Tuesday 6 December 2016

'It's hard to knock a west of Ireland person down'

Former Connacht stalwart McFarland knows Glasgow are in for a real battle on his first return to Galway

Published 06/05/2016 | 02:30

Dan McFarland has played a huge part in Connacht’s emergence as a top team; now his job is to help Glasgow beat them Photo: Sportsfile
Dan McFarland has played a huge part in Connacht’s emergence as a top team; now his job is to help Glasgow beat them Photo: Sportsfile

When the story of Connacht's rise is told, Dan McFarland's part will be a prominent one. He spent a sizeable chunk of his life helping to build the province up; now his job is to halt their march.

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For 15 years, the prop turned forwards coach was part of the fabric at the Sportsground, acting as assistant to the three coaches who have turned Ireland's fourth province into a fighting force at the top of the table.

Yet, instead of being alongside Pat Lam in the coaching booth tomorrow as the men in green look to finish the regular season as the top team in the Guinness Pro12, McFarland will take his seat beside Gregor Townsend at the back of the Clan Terrace.

This time last year, he bade an emotional farewell on the Sportsground pitch alongside Michael Swift as the duo who soldiered through the bad times together at Connacht came out the other side. McFarland reckoned it was time for something new, so he packed his bags and moved to Glasgow.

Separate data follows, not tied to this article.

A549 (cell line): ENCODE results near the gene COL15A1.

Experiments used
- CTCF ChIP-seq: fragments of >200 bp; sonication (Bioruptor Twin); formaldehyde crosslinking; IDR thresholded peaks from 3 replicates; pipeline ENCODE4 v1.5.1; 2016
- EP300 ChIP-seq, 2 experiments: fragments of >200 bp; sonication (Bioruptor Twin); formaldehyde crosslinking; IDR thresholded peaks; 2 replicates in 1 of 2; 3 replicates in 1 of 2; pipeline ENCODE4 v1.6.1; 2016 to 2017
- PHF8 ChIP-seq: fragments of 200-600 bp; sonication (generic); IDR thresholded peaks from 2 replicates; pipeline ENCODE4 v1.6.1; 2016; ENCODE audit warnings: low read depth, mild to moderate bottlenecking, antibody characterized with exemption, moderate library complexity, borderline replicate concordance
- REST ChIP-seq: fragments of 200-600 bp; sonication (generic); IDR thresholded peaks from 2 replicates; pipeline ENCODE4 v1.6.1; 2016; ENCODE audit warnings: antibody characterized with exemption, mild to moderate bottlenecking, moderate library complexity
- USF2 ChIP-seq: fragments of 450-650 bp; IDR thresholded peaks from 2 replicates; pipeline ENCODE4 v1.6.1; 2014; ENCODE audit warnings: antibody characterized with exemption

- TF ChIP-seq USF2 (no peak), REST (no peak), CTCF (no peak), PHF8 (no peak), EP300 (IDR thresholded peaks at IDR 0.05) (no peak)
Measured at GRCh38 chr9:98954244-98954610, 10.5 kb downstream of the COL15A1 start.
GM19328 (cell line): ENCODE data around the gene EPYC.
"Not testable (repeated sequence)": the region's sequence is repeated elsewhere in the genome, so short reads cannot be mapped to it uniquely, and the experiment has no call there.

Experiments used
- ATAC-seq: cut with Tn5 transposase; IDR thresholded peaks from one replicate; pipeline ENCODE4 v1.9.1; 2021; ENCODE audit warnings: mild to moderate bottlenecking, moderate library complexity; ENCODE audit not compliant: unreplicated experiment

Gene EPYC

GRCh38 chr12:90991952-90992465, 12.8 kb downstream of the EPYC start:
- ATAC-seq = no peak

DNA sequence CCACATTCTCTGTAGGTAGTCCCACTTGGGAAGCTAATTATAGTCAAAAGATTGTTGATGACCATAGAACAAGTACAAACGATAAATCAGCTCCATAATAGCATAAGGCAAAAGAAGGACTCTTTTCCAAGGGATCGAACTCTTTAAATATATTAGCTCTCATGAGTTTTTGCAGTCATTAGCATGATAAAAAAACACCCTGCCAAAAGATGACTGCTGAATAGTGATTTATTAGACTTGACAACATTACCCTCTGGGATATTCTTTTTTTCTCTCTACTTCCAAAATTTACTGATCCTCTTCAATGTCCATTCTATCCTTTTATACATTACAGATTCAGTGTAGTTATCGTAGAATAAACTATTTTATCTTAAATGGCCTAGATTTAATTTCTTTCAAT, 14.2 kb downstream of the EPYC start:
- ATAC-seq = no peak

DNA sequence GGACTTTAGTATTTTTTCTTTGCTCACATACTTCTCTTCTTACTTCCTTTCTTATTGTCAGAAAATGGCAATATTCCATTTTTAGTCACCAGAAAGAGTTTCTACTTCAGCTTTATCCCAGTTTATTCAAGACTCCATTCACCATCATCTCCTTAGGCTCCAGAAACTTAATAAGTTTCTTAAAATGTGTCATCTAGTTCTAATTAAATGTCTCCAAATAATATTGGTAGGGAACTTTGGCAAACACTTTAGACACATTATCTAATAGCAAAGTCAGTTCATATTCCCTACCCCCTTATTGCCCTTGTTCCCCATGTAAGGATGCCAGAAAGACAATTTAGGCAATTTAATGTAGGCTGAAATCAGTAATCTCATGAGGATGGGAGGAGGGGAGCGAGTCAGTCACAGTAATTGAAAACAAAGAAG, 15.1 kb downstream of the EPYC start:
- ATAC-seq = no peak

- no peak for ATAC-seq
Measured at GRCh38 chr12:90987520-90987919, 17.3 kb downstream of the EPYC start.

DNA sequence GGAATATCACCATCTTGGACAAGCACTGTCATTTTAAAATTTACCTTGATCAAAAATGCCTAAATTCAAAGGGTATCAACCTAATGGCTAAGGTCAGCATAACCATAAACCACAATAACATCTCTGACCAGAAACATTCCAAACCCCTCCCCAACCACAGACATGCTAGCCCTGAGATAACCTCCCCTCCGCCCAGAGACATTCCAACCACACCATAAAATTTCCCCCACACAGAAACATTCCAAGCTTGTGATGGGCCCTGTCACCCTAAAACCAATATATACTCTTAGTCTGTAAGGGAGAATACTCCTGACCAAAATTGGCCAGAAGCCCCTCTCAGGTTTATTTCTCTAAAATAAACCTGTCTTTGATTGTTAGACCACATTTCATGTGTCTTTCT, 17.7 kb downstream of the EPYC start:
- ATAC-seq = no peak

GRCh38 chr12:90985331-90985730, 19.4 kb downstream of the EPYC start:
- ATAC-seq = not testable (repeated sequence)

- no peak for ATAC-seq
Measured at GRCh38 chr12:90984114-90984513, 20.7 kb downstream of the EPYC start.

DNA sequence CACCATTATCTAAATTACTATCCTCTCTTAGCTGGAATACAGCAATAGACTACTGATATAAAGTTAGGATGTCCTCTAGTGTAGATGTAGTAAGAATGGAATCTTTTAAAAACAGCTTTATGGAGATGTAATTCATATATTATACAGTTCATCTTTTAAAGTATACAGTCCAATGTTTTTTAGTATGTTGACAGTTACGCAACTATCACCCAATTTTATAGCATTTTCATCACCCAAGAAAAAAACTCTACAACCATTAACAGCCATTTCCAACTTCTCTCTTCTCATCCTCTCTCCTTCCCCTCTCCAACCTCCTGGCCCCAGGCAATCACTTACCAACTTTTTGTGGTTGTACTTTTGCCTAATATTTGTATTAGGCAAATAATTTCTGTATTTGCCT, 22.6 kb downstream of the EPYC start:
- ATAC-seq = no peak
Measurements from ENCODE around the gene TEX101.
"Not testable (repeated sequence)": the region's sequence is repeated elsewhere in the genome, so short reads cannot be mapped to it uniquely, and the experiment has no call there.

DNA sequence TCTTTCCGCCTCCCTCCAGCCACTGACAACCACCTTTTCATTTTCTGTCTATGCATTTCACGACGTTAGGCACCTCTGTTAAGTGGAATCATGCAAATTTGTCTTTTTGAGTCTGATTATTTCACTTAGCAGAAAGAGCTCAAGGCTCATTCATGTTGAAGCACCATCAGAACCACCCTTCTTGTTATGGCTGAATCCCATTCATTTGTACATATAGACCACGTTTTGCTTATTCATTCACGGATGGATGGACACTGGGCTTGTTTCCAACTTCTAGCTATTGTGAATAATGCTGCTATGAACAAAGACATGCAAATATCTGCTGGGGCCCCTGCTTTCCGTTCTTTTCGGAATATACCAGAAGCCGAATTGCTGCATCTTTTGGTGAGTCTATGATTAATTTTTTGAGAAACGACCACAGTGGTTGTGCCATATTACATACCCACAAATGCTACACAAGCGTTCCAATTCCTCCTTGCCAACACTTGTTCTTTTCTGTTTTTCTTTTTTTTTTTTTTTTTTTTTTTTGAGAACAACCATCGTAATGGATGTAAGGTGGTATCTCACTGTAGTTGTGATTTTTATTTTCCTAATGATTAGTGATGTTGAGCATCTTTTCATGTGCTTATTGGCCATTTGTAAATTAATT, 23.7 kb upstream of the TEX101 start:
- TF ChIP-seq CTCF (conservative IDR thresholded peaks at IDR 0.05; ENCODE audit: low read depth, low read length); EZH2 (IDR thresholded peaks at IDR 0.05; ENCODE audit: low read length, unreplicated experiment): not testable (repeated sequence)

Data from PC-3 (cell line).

In the weeks that followed, McFarland's new club claimed the Pro12 title and he moved to the champions over the summer. Under Townsend, the formerly unfashionable club from a non-traditional rugby city have become a powerhouse, playing an excellent brand of attacking rugby. The parallels with Connacht are clear.

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"The number one thing that stands out to me is a willingness to work hard and a resilience," McFarland says of the similarities between the two clubs.

"Connacht is an extremely resilient place. Not just the rugby, but the people. They're used to withstanding all sorts of outside influences and standing up and fighting back.

"It's very difficult to knock a west of Ireland person down, because you just know that they'll stand back up again.

"That is combined with a work ethic. Lads work hard knowing that when they play for Connacht they'll have to work hard or they're not going to fit in.

"It's the same here: Glasgow weren't as successful a way back and they've worked hard to create a consistency through that work ethic and that never say die spirit.

"We have a job to do, we know where we're going and it's striking that both clubs have a purpose that's clear.

"The development aspect of Scottish rugby and rugby in Glasgow is very important here. You can see that in Connacht as well. 'Grass roots to green shirts' is a catchy phrase, but it does actually stand for something meaningful.

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"The people of Connacht, the players, the academy structures, Pat (Lam), Eric (Elwood) on the domestic side and Willie (Ruane, the chief executive). . . everyone involved there genuinely believes that they have a higher purpose that goes beyond just winning matches.

"They want kids who are playing in Roscommon to believe that they can go from playing for their grass-roots club to playing for Ireland and that's a terrific thing to drive you above the day-to-day work."